The phase of the lifecycle of any project that we refer to as “depart” considers the final resting places for the materials used in the project. Departure attends to the sites where materials from projects go when they are no longer of use, value, or interest.
The moment of departure is inevitable for all projects. Whether a project is thrown away, acquired by an institution and then deaccessioned, or destroyed as a political act, in war, or in a natural disaster, every project will depart at some point. When an artist dies, their family members must confront the departures of all of their projects that have not been acquired. In this case, the projects might be taken to a landfill where, if they are biodegradable, they will decay. We ask that you consider this final departure in relationship to the whole life of any project.
Leigh Claire La Berge recounts the story of a willful departure by two artists who determined that the life of their project needed to come to an end:
Download the full chapter: Depart as a PDF
Along with the Italian artist Blu, [artist Lutz] Henke produced two of Berlin’s most famous murals. As murals that have graced a thousand postcards and social media posts, these site-specific pieces had begun to star in a well-known story of urban spatial availability transformed into displacement.
As the Kreuzberg neighborhood has begun and no doubt will continue to host a revolving slate of ex-pats, as apartments have been transformed into investment properties and remediated back to an international, culture-consuming public through biennales and Airbnb, Henke and Blu made the decision to withdraw their images from public circulation. They covered the building-wide murals with black paint, all the while being booed by onlookers who were unaware of their identity and who no doubt thought they were real estate developers. One of their images (left) presents the so-called golden handcuffs of bourgeois existence. Here those handcuffs are accentuated by the capitalist temporality of the wristwatches. Too discomfited to be satisfied with their lot in life, yet too comfortable to risk changing it, those wearing the golden handcuffs wait and hope passively for a different scenario.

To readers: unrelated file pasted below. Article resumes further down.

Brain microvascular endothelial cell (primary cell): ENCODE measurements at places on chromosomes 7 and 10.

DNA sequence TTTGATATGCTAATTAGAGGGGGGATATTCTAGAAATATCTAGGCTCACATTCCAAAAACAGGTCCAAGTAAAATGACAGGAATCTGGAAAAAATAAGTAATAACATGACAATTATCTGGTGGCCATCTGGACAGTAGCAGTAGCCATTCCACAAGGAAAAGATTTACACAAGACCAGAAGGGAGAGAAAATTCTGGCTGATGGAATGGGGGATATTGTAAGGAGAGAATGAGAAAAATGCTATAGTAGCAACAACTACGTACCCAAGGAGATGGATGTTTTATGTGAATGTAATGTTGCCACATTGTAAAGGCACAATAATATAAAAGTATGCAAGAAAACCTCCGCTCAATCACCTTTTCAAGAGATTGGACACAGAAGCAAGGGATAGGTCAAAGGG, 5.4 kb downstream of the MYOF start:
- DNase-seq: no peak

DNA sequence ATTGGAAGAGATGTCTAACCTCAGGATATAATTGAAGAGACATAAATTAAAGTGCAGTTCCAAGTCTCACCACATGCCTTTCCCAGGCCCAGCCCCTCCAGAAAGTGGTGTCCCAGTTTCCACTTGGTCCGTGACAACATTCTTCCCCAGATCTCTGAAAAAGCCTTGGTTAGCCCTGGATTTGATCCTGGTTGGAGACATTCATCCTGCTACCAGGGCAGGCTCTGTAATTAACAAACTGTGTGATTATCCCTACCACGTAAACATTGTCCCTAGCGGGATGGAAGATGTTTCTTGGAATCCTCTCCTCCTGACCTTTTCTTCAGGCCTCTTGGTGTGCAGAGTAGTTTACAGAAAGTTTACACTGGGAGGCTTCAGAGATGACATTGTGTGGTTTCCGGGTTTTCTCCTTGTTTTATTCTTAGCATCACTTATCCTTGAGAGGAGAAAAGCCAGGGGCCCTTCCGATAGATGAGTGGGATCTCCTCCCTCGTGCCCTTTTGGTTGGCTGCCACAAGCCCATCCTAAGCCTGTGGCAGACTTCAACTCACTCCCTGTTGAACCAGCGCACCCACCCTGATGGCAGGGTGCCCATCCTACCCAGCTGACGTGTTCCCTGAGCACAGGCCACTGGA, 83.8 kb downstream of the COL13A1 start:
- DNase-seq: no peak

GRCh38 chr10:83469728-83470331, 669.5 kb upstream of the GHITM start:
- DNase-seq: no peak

The pieces were created in 2008 as an antagonism and provocation; by 2014 Blu and Henke understood that their art anchored “a [Berlin] art scene preserved as an amusement park for those who can afford rising rents.” As anyone with a rudimentary knowledge of the avant-garde knows, the path from artist-based rejection of commodification to artistic commodity is a well-worn one, and Henke describes perhaps the only available assurance that their murals would not continue to travel down it: the work concludes through its destruction, and who better to conclude it than its creators?